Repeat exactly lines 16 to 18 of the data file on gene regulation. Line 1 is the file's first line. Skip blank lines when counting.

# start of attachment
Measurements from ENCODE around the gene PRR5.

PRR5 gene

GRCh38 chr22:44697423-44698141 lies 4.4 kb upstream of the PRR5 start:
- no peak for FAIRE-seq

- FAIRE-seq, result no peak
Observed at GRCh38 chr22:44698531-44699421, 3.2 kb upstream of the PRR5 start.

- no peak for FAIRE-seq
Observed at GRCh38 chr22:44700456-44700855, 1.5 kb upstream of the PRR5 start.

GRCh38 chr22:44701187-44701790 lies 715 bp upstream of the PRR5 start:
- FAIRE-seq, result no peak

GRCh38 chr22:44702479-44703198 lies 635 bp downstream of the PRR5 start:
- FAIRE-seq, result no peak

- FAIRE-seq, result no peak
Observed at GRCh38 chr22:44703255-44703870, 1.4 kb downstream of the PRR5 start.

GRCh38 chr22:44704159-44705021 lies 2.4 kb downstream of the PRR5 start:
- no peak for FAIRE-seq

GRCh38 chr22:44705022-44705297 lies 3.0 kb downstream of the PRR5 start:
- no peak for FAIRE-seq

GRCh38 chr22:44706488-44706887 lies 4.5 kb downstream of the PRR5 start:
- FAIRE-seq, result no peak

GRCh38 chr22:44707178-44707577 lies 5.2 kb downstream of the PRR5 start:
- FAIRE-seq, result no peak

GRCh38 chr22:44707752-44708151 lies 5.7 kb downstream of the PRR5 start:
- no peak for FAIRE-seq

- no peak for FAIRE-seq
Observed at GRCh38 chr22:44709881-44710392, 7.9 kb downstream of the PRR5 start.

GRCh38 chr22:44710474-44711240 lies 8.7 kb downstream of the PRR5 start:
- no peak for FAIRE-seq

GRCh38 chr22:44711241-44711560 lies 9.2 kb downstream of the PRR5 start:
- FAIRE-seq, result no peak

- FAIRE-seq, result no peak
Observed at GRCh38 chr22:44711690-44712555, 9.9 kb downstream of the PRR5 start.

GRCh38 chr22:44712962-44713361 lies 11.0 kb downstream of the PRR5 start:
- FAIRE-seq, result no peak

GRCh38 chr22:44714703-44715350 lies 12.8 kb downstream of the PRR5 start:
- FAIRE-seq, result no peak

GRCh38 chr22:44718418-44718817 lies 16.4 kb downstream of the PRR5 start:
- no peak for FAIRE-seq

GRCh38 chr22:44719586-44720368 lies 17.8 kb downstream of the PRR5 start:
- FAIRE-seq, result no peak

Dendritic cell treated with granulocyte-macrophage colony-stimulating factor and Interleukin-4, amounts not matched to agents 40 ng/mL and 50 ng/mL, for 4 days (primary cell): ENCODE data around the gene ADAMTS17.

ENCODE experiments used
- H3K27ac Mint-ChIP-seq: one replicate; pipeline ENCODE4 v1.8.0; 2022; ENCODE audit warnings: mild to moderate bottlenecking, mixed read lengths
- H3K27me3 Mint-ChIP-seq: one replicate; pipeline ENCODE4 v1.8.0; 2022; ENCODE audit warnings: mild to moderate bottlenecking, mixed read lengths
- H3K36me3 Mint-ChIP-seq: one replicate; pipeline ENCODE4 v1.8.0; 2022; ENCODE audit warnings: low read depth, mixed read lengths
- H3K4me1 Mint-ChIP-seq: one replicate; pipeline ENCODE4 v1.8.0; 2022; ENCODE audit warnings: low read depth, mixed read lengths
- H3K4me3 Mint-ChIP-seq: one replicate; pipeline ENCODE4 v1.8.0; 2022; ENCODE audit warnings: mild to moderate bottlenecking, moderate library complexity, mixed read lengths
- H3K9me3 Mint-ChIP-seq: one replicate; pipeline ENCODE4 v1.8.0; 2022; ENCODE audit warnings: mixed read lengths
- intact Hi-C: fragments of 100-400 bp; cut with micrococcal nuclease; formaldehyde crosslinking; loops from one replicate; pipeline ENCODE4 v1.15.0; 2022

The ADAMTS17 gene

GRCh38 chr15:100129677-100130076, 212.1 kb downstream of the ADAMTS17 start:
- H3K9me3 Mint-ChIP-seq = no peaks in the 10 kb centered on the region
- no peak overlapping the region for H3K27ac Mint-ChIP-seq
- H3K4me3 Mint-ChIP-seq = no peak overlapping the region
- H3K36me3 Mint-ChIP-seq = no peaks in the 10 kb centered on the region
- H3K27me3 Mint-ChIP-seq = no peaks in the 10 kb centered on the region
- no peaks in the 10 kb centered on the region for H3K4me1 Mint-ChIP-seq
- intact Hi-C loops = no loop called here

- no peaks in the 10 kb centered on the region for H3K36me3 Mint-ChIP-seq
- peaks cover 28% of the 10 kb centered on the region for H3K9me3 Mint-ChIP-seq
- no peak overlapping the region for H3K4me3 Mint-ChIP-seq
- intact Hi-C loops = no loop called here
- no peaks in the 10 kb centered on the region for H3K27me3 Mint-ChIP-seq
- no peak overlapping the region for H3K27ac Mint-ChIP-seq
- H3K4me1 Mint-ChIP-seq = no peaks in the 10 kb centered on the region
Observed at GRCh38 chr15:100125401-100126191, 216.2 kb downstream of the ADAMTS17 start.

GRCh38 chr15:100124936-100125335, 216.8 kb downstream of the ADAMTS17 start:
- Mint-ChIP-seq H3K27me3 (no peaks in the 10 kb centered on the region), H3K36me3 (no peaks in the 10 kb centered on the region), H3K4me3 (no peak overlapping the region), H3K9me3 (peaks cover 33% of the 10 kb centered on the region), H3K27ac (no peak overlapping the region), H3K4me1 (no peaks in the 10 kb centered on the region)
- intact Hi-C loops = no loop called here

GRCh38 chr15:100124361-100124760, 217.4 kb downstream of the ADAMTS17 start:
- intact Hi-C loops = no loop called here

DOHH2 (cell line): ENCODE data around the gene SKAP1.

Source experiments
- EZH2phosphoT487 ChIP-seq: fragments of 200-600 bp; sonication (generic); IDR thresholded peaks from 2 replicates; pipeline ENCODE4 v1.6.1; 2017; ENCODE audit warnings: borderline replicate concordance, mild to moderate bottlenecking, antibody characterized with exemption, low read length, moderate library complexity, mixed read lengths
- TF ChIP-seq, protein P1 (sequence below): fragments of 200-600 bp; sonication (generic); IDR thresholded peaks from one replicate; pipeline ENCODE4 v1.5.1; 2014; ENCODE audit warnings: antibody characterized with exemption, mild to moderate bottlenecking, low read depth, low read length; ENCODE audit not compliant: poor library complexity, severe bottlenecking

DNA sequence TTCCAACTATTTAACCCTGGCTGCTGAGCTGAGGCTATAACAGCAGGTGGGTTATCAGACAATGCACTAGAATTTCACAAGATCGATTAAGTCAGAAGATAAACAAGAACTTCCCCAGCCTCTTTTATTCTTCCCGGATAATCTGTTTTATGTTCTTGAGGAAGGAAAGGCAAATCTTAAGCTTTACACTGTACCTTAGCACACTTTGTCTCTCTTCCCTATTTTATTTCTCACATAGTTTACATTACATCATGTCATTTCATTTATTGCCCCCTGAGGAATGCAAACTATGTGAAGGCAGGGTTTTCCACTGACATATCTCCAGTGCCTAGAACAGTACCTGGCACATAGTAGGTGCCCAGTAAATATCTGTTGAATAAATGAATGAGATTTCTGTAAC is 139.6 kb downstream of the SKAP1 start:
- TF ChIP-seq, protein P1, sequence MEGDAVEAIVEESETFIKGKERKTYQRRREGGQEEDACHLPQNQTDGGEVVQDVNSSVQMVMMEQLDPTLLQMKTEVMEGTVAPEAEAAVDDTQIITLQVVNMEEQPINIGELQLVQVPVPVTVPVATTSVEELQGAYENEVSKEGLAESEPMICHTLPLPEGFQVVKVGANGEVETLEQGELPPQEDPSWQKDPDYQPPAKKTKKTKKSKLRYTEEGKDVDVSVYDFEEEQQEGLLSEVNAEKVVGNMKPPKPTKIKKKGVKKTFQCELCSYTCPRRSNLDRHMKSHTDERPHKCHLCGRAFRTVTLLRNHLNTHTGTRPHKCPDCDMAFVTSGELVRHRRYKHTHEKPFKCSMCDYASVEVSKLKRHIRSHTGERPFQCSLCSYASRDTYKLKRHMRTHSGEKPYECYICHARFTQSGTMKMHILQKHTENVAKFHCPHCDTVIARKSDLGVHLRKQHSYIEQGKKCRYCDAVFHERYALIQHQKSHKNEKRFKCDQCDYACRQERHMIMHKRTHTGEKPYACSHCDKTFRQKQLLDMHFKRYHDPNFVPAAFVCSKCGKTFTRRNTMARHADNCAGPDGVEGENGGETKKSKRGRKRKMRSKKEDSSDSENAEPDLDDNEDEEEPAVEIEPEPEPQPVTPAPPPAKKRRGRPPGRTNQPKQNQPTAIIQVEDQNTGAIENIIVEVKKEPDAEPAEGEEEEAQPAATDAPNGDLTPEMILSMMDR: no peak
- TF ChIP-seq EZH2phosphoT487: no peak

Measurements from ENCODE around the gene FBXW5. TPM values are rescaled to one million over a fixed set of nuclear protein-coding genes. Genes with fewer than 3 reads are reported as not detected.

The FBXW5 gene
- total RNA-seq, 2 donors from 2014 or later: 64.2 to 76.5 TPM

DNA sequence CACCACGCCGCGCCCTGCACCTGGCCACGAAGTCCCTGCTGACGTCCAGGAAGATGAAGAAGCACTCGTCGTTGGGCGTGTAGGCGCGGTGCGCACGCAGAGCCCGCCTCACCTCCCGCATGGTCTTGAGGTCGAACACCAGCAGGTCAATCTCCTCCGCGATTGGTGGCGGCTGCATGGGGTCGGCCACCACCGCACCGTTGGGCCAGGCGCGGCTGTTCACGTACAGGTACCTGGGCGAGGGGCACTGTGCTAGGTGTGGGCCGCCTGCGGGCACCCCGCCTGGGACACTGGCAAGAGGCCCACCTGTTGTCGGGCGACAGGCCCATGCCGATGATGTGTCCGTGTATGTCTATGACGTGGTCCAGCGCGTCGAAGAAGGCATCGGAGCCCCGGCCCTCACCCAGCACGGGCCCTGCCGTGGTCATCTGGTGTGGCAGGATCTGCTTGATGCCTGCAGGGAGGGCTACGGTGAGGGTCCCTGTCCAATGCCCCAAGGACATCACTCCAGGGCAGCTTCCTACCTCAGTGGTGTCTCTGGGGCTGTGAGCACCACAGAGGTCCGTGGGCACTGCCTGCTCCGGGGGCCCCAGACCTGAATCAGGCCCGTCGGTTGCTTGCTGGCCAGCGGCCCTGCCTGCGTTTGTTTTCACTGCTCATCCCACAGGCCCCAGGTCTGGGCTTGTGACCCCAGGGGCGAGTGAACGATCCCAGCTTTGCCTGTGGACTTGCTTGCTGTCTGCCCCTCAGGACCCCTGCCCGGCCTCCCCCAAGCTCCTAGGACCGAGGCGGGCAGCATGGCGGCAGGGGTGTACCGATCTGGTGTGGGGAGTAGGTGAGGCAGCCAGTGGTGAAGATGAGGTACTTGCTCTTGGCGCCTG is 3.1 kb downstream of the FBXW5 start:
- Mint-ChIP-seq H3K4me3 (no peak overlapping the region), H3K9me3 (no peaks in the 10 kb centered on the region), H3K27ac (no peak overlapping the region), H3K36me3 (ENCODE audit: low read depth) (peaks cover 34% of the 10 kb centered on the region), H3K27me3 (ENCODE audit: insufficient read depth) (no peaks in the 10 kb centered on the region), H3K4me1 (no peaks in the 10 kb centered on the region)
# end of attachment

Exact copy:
- no peak for FAIRE-seq

GRCh38 chr22:44705022-44705297 lies 3.0 kb downstream of the PRR5 start:
- no peak for FAIRE-seq